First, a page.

Age: 6 Years Sex: Male Weight: 1-10 lbs
Leave a bone for Riyo
Dogster stats for Riyo
1 time 10
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August 15th 2006
Anybody other than me, especially the male kind.
a racoon tail
Anywhere without high grass he can't get through.
Duck and cover when I "shoot" at him
I got Riyo at 10 months old and he was my first toy dog. I never thought I would get a toy dog, but for some reason it just hit me one day that maybe it would be nice to have a little guy. After some research, I decided the Papillon was the breed for me. They were described as big dogs in a little body, and are the only toy breed listed in the top 10 most intelligent breeds.
Right now, we’re doing beginning agility, and boy is that fun. It also helps him socialize with people, although he still likes a healthy space between him and a stranger. I haven’t achieved any training titles with him, but I’m going to try to do something. He should get a title for silly party tricks though.
An additional note, Riyo is a character. He is an example of a dog that had the utmost in socialization and handling from the day he was born and he is still a challenge! Every dog has its quirks and he’s got his, but I have mine too, so we fit.
King of the Pack
The Groups I'm In:
FANCYPANTS CAFE, Little Monsters!, Papillon Pals, ~~positivly peppy pappillions~~, ~~~*♥Dog Park USA♥*~~~
I've Been On Dogster Since:
|February 23rd 2011
||More than 2 years!
Rosette, Star and Special Gift History
February 23rd 2011 6:57 pm
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Now that I learned a bit more about agility and have some renewed confidence, I will tell my first attempt at trying this sport. When I first got Riyo, I took him to a beginning agility class at an agility club. He was great learning the basic commands in the class, BUT…the instructor wanted the dogs to do an exercise where another person in the class calls your dog, and your dog is supposed to go to them. I still don’t know why this was important for agility, but anyway…that little exercise Riyo failed with flying colors. Not only would he not move toward the other person, he would just stand there and bark at them. There was NO WAY. So, he was not permitted to continue and the instructor referred me to a behaviorist. We never got within 50 feet of a tunnel, chute, or anything else agility. THAT didn’t go quite like I’d hoped, now did it.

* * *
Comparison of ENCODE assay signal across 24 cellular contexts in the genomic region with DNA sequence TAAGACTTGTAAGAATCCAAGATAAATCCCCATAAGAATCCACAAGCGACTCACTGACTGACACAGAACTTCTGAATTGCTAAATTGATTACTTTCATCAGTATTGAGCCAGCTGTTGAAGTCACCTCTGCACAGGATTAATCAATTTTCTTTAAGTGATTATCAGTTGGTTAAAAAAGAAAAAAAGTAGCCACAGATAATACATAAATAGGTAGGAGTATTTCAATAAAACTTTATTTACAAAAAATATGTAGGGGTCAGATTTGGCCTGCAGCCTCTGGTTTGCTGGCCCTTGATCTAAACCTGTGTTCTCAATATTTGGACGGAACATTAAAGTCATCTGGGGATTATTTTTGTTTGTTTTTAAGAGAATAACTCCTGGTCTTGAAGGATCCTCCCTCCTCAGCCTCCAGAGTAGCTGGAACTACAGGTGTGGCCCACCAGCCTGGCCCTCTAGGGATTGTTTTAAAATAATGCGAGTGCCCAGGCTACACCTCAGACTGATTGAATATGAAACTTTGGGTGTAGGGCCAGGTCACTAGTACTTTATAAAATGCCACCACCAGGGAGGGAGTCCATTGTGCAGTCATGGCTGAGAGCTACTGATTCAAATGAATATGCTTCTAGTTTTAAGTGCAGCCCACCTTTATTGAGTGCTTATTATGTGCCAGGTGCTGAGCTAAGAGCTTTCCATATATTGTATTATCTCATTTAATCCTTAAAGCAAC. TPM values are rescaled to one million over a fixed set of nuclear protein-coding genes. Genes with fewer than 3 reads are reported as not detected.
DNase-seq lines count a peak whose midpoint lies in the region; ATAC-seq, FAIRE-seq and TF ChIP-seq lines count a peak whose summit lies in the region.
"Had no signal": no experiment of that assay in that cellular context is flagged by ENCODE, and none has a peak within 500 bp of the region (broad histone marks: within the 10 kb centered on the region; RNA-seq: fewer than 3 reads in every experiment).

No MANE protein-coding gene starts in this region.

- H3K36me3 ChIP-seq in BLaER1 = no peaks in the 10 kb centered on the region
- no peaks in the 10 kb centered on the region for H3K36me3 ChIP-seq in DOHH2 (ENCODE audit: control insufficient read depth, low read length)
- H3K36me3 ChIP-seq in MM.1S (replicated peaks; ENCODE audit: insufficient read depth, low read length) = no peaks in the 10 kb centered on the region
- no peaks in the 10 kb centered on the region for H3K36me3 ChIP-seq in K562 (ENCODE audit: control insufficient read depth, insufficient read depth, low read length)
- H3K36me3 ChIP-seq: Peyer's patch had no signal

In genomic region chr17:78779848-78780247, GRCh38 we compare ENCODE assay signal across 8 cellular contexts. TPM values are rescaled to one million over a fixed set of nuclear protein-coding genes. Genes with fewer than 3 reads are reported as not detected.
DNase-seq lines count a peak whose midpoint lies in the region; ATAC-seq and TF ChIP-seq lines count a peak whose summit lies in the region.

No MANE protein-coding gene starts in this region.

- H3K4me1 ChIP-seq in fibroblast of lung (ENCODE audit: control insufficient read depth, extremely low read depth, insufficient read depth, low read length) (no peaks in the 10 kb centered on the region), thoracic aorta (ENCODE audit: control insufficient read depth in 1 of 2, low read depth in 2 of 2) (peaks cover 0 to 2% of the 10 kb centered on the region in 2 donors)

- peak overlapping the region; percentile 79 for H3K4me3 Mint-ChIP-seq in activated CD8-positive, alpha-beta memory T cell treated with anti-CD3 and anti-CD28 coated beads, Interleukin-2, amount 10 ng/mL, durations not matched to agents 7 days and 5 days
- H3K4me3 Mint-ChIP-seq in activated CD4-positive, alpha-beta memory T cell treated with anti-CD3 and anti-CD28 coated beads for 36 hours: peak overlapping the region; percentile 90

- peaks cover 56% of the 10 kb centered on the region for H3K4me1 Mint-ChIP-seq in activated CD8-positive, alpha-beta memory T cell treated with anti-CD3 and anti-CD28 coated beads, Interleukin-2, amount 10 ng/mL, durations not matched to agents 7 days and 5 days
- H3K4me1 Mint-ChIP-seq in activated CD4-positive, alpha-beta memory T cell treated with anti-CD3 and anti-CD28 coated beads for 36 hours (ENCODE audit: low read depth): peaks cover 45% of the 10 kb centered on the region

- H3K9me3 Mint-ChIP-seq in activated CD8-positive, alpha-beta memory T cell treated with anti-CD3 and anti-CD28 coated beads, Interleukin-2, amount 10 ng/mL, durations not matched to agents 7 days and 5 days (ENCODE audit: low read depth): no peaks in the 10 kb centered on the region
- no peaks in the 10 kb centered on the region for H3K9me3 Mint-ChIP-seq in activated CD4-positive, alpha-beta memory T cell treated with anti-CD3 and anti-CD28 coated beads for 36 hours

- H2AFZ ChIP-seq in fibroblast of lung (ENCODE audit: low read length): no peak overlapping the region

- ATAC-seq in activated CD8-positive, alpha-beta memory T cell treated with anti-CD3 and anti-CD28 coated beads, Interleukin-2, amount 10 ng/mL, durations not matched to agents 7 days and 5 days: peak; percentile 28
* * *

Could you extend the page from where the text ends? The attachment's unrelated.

Enter dog behaviorist. I did contact the lady I was referred to, and she showed up at my house in a little mini-cooper with a bag of chicken and a clicker. Her fee, a mere $300. WHAT? At that time I only had two dogs and more money, so I signed up and she started her first session. As soon as she turned her attention to Riyo, he started barking at her incessantly until he literally almost passed out. I’m not exaggerating. The little dope would bark so rapidly he’d hyperventilate and almost fall over. So she tries standing sideways to be less intimidating, ok good idea, and as soon as there is a break in the barking (aka hyperventillation) she would click and treat. Now in theory this sounds like this could be a good idea. Dog associates ceasing to bark with a treat and learns to stop barking. Now, the flaw in this plan, which Riyo also noticed is that you must first bark to stop barking. Right?
Three sessions and $300 later, Riyo is successfully trained to bark incessantly when he wants a treat. He still despised the trainer and wouldn’t let her near him, but he’d bark to get a treat. I guess the up side to it was that the barking changed from a aggressive, defensive bark to just an annoying begging bark. And yes, you can actually tell the difference. So to this day, Riyo barks at whosoever may be holding food in hopes of getting a click and a treat. Now THAT didn’t go quite the way I wanted either, now did it.
More about my four dogs at: www.myfourdogs.com :)
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